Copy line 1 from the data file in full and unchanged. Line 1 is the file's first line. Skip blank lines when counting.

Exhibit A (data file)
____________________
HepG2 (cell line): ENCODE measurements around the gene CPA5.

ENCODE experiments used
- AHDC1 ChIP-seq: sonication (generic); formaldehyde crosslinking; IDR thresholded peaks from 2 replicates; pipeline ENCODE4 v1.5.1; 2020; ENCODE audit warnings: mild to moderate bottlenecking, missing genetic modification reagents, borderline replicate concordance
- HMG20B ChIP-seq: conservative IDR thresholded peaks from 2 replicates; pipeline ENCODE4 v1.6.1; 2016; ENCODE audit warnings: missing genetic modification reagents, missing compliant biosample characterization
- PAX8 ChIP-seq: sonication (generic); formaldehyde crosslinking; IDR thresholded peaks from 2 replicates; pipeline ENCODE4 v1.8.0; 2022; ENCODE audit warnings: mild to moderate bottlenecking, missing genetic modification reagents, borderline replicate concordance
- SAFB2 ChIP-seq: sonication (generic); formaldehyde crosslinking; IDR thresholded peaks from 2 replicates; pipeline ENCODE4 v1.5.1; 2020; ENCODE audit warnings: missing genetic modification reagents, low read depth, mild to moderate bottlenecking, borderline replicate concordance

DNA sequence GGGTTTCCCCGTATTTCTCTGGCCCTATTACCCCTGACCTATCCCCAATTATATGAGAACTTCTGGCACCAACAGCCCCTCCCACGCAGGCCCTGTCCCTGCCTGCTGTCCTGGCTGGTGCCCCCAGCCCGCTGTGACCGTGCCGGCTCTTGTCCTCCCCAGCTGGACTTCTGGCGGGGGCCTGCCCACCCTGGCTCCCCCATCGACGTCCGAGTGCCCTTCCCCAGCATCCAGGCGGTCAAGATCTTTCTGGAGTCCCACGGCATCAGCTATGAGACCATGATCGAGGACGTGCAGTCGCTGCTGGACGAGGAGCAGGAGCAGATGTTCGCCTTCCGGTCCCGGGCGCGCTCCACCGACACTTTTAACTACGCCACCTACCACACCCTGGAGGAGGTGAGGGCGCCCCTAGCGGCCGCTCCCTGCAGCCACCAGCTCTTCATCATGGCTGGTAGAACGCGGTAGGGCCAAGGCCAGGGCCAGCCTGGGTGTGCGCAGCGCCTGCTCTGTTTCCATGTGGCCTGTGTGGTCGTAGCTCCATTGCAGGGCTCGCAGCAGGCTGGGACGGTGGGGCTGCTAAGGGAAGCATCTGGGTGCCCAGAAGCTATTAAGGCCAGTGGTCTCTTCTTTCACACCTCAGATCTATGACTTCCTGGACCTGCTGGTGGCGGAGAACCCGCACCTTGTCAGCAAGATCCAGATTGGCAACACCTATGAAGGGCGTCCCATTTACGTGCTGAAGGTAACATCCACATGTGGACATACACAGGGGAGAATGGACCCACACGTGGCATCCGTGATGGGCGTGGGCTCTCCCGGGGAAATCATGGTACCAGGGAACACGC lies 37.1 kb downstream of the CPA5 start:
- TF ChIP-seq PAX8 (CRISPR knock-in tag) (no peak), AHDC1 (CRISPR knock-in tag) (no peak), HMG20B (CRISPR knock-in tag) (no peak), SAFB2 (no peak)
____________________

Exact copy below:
HepG2 (cell line): ENCODE measurements around the gene CPA5.